Header Illustration showing Sz. pombe ascus with 4 spores/Genetic recombination assay/Rec10-Linear elements in a meiotic nucleus

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Sexual reproduction is a critical prerequisite to maintain species over long periods of time. It is the solution for maintaining populations despite the mortality of individuals. Importantly, sexual reproduction also promotes the genetic diversity essential for evolution through natural selection. Central to sexual reproduction is a specialized cell division called meiosis, during which the double chromosome set (one originally inherited from each parent) is halved and distributed equally into gametes (egg and sperm cells in humans) [Figure 1]. Two gametes of opposite sex in turn fuse to form a zygote, a single cell with two, re-assorted chromosome complements that will eventually multiply to produce a new individual.

Schematic illustrating wild-type meiosis with one chromosome pair

Meiosis is a highly organized and tightly regulated developmental program during which chromosomes are deliberately broken and subsequently repaired [Figure 2]. The repair process is used to physically connect the equivalent maternal and paternal chromosomes, thereby recombining different versions of genes (alleles). This recombination generates offspring with newly combined parental traits. It is also essential for the subsequent chromosome segregation process, which yields cells with single chromosome complements - the gametes [compare Figures 1 and 3]. Disturbances of this meiotic program have been reported to cause miscarriages and hereditary disorders.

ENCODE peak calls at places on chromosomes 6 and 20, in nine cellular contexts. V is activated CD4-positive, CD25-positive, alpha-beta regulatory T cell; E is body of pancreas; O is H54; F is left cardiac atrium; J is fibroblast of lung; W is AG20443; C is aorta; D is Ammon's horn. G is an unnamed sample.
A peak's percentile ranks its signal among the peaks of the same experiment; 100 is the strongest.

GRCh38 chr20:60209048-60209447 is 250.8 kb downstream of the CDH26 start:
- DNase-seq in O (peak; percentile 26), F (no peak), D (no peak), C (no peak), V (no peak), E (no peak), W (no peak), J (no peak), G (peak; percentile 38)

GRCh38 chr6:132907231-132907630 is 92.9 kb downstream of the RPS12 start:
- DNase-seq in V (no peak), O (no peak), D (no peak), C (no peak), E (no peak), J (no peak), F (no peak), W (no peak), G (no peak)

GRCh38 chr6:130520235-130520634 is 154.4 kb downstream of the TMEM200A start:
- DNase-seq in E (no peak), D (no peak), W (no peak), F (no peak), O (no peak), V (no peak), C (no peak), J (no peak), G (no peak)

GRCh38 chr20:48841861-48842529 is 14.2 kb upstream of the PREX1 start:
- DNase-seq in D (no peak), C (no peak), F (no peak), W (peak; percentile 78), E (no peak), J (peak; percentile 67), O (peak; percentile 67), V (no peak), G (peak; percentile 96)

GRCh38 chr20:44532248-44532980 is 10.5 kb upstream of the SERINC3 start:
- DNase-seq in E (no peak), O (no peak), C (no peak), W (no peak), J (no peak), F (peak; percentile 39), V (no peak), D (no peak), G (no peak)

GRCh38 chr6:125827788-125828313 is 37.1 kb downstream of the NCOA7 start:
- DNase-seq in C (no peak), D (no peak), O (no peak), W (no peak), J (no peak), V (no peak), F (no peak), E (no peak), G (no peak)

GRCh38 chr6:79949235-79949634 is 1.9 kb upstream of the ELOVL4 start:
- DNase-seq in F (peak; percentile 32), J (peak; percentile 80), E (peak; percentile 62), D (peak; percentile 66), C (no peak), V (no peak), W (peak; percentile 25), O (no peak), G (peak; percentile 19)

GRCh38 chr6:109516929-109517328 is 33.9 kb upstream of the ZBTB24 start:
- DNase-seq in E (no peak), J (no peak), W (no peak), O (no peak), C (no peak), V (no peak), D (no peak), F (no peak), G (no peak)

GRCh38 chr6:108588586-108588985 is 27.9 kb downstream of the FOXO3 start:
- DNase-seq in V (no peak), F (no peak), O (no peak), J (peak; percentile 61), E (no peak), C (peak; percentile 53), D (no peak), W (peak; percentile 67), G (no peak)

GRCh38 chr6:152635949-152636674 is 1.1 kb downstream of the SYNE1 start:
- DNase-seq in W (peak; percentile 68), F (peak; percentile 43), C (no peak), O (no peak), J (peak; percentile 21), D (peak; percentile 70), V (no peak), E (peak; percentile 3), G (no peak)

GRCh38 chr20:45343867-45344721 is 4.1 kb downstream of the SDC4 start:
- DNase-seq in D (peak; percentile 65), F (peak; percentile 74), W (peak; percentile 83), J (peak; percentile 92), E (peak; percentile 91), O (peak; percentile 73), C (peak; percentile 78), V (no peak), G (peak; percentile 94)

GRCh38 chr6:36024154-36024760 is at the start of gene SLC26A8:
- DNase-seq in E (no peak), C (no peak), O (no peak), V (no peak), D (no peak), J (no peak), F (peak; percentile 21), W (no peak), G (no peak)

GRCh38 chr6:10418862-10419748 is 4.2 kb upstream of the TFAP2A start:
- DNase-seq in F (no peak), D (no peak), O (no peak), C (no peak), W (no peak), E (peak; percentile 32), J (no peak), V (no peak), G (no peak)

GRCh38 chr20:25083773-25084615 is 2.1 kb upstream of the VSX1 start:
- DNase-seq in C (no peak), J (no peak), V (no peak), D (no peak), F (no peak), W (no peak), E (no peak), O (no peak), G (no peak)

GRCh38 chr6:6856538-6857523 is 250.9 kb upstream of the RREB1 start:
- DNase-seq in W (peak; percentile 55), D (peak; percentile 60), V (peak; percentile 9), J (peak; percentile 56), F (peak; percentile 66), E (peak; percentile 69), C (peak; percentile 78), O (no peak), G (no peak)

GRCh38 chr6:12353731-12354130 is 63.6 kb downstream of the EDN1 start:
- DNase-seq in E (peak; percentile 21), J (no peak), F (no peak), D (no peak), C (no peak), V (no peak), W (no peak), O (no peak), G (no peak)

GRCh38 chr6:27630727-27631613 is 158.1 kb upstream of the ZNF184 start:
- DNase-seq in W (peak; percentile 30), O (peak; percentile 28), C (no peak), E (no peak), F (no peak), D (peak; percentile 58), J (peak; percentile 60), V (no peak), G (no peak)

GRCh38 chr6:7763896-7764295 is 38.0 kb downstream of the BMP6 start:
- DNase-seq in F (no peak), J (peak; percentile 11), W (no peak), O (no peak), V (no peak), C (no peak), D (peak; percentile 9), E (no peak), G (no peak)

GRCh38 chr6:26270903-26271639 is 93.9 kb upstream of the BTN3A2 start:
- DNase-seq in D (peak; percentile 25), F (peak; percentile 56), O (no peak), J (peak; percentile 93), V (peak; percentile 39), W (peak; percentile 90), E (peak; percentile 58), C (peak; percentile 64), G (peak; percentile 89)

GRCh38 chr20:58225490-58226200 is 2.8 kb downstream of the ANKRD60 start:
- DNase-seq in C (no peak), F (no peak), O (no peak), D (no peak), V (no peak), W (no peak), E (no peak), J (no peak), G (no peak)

Schematic illustrating meiotic recombination pathways in Sz. pombe

A large set of specialized proteins is essential to meiosis. Some of them induce the breakage and others coordinate the subsequent repair in a fashion different from that in normal body cells. Hence, the production of these meiosis-specific proteins, which could cause chromosome breakage and types of illegitimate repair, must be avoided in somatic cells. Indeed, the production in normal body cells of some of these key regulators of meiosis-specific repair has been linked to certain common cancer types. Therefore, a detailed understanding of meiosis as a basic biological process has evidently wide implications critical to human health and wellbeing.

Schematic illustrating mutant meiosis with one chromosome pair lacking a chiasma

The overall mechanism of meiotic recombination and the factors regulating it are conserved between all eukaryotes, including humans.

My lab is interested in and studies aspects of meiotic recombination and chromosome organisation using the fission yeast, Schizosaccharomyces pombe, as a model organism.

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Last updated 03/06/2014 - AL